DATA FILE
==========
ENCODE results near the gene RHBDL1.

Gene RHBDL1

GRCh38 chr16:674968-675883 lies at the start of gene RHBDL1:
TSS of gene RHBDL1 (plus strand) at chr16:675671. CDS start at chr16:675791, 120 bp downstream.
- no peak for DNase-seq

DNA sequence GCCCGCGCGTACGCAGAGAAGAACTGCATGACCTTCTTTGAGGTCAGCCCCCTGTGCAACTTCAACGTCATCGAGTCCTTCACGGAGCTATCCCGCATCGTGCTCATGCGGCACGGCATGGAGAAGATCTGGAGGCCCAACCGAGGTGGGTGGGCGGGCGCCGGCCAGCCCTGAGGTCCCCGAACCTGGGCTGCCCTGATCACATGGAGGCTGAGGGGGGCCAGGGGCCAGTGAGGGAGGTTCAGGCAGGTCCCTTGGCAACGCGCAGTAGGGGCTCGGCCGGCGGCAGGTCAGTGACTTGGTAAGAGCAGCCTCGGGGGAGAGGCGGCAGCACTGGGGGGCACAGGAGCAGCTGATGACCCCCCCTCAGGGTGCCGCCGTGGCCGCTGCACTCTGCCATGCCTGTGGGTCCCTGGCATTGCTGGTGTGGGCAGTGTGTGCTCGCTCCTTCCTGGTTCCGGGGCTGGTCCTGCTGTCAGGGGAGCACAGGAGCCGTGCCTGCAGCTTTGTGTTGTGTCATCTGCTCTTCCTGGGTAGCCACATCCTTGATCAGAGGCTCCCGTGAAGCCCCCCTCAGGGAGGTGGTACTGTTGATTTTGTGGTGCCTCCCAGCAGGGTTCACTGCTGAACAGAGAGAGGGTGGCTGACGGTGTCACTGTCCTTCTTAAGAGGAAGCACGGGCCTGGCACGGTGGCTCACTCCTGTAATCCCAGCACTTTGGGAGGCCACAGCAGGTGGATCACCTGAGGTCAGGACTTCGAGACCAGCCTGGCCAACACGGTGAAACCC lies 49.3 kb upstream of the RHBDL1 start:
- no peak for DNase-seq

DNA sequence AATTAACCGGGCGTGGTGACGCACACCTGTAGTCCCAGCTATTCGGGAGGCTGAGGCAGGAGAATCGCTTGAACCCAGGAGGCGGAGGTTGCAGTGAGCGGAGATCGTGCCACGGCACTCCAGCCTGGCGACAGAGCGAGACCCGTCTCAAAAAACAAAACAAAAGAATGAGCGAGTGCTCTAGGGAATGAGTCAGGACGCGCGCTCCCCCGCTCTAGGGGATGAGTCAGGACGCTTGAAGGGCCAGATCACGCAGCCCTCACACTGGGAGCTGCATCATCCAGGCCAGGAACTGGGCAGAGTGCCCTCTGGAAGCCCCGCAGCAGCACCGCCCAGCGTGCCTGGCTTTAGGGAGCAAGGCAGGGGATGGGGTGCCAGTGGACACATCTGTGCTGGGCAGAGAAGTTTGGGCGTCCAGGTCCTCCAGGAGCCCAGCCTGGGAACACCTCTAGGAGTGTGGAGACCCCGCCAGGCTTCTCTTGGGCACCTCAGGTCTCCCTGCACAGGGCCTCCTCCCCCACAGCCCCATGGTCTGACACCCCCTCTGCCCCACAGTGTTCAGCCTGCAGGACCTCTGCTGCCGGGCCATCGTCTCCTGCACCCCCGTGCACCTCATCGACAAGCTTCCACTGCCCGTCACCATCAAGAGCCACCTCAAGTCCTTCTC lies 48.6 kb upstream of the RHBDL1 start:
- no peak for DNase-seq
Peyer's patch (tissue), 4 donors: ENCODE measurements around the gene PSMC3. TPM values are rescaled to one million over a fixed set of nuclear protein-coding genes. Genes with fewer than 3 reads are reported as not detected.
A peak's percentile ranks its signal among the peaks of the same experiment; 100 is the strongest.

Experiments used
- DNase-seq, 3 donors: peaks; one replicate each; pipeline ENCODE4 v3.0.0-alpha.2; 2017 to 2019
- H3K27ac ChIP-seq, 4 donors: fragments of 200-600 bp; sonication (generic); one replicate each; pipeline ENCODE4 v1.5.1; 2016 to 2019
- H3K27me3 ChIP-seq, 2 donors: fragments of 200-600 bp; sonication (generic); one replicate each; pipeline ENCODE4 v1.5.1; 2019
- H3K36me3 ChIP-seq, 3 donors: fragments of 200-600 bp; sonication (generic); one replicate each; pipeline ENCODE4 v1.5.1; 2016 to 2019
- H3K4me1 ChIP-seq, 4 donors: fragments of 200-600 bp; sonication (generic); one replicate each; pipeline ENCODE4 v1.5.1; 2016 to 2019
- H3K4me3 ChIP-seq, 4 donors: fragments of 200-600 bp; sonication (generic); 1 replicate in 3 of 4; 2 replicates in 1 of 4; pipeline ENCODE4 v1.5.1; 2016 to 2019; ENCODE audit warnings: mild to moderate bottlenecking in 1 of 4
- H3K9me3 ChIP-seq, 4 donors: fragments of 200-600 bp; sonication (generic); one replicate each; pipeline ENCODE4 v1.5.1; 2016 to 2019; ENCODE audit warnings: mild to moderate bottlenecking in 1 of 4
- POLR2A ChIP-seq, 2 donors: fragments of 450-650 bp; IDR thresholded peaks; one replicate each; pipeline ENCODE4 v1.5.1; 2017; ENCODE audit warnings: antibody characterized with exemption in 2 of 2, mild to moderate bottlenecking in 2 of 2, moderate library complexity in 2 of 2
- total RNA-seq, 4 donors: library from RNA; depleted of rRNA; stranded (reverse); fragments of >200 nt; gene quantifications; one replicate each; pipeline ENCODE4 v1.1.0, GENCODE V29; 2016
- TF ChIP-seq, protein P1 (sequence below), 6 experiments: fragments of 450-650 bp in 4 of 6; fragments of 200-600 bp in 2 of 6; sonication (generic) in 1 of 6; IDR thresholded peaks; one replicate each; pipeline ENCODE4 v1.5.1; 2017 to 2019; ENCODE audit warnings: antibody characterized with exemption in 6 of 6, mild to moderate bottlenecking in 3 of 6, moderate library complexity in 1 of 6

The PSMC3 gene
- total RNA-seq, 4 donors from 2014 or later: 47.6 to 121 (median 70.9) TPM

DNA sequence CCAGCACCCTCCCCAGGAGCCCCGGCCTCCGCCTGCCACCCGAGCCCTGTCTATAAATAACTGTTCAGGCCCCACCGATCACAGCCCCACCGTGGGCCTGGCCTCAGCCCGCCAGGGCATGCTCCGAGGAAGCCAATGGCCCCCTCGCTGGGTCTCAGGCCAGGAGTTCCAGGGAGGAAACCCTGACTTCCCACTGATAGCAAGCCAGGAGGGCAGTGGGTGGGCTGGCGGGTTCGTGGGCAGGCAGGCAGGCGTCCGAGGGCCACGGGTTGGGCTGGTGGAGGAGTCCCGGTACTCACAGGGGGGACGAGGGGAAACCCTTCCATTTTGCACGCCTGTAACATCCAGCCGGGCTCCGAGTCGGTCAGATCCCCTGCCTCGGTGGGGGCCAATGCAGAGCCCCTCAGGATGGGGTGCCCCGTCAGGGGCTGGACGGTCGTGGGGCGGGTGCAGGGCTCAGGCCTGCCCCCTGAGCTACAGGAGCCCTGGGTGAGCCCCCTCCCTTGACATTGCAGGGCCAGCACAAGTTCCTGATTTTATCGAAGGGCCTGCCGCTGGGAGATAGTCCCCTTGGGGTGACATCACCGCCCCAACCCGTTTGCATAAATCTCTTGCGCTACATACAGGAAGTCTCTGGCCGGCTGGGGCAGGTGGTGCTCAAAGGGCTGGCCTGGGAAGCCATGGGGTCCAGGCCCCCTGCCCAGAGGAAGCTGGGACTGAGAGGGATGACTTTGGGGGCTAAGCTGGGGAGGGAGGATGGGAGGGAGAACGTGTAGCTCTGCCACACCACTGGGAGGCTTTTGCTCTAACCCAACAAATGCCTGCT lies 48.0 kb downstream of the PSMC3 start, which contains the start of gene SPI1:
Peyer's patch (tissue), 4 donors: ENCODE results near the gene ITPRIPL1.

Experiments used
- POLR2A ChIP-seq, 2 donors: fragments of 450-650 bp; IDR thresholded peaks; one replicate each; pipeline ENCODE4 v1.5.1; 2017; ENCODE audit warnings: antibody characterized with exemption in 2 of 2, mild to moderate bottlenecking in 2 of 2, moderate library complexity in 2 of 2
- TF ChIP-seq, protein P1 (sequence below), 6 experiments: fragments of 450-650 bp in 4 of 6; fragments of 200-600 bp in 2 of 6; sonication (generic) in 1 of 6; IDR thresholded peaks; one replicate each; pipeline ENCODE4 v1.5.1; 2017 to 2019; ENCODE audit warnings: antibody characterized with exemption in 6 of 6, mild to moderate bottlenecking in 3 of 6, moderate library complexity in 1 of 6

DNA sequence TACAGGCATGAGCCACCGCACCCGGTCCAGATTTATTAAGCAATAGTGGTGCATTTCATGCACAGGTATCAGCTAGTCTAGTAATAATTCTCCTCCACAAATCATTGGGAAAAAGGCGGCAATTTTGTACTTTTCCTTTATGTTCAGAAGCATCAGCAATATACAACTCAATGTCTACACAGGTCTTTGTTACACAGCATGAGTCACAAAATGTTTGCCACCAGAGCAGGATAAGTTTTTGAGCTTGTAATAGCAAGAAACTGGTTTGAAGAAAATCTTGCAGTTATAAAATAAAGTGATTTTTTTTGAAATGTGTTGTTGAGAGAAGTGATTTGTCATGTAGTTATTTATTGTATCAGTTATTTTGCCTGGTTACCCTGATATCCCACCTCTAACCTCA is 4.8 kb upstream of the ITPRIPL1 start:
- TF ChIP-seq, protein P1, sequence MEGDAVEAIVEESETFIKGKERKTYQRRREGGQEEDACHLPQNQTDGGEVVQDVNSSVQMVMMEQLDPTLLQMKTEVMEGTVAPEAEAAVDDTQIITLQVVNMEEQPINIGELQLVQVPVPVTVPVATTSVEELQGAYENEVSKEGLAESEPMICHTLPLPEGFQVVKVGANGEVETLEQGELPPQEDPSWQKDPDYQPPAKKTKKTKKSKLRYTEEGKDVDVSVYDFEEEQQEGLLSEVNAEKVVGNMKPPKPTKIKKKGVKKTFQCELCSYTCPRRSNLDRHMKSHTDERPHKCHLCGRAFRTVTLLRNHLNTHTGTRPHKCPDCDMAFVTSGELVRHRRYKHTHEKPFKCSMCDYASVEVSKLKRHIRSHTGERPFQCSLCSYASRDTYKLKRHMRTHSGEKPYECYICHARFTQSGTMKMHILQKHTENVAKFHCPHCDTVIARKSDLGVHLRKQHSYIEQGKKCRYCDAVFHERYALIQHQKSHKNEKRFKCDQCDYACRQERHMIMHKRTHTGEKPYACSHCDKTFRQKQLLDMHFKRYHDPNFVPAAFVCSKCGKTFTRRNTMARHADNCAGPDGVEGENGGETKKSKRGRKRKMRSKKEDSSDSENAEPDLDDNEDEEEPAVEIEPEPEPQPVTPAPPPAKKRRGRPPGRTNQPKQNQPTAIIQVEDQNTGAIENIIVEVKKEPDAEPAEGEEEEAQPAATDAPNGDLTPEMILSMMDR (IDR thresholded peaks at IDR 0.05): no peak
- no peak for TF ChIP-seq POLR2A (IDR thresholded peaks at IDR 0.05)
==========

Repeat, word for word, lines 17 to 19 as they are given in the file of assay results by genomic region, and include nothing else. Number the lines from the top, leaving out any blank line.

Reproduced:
- H3K4me1 ChIP-seq, 4 donors: fragments of 200-600 bp; sonication (generic); one replicate each; pipeline ENCODE4 v1.5.1; 2016 to 2019
- H3K4me3 ChIP-seq, 4 donors: fragments of 200-600 bp; sonication (generic); 1 replicate in 3 of 4; 2 replicates in 1 of 4; pipeline ENCODE4 v1.5.1; 2016 to 2019; ENCODE audit warnings: mild to moderate bottlenecking in 1 of 4
- H3K9me3 ChIP-seq, 4 donors: fragments of 200-600 bp; sonication (generic); one replicate each; pipeline ENCODE4 v1.5.1; 2016 to 2019; ENCODE audit warnings: mild to moderate bottlenecking in 1 of 4